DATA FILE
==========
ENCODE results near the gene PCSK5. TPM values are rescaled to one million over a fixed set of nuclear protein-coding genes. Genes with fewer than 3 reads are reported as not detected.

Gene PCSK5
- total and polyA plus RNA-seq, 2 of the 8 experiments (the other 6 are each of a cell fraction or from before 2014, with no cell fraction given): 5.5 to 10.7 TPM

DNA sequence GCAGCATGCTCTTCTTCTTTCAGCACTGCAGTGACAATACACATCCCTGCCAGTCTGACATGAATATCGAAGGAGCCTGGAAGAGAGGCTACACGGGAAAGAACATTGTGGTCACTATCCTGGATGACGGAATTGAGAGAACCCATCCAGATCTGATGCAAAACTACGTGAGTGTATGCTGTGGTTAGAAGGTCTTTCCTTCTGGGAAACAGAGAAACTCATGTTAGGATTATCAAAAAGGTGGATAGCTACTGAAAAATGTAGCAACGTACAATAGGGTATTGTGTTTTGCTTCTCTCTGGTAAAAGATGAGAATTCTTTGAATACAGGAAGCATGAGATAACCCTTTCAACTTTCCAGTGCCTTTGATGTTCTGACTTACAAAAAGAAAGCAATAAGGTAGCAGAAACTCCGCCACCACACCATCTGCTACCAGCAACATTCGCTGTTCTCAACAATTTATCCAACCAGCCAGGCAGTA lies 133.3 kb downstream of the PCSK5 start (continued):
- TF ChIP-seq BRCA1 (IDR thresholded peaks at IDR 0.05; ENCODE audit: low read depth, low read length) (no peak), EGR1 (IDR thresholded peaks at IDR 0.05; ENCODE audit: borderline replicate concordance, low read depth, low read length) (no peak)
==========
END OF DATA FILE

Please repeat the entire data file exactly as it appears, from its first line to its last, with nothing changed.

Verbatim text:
ENCODE results near the gene PCSK5. TPM values are rescaled to one million over a fixed set of nuclear protein-coding genes. Genes with fewer than 3 reads are reported as not detected.

Gene PCSK5
- total and polyA plus RNA-seq, 2 of the 8 experiments (the other 6 are each of a cell fraction or from before 2014, with no cell fraction given): 5.5 to 10.7 TPM

DNA sequence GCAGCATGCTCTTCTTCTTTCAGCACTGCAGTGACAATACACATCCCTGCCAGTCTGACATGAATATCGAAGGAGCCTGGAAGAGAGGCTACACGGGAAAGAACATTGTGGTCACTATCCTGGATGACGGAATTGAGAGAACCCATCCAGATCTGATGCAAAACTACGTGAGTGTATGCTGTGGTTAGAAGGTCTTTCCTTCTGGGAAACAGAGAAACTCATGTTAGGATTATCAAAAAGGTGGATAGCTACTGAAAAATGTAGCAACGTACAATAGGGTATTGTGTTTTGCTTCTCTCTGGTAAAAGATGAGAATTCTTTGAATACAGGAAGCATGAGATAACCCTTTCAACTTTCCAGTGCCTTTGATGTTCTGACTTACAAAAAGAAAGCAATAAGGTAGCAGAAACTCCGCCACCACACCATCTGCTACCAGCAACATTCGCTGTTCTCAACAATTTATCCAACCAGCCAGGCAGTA lies 133.3 kb downstream of the PCSK5 start (continued):
- TF ChIP-seq BRCA1 (IDR thresholded peaks at IDR 0.05; ENCODE audit: low read depth, low read length) (no peak), EGR1 (IDR thresholded peaks at IDR 0.05; ENCODE audit: borderline replicate concordance, low read depth, low read length) (no peak)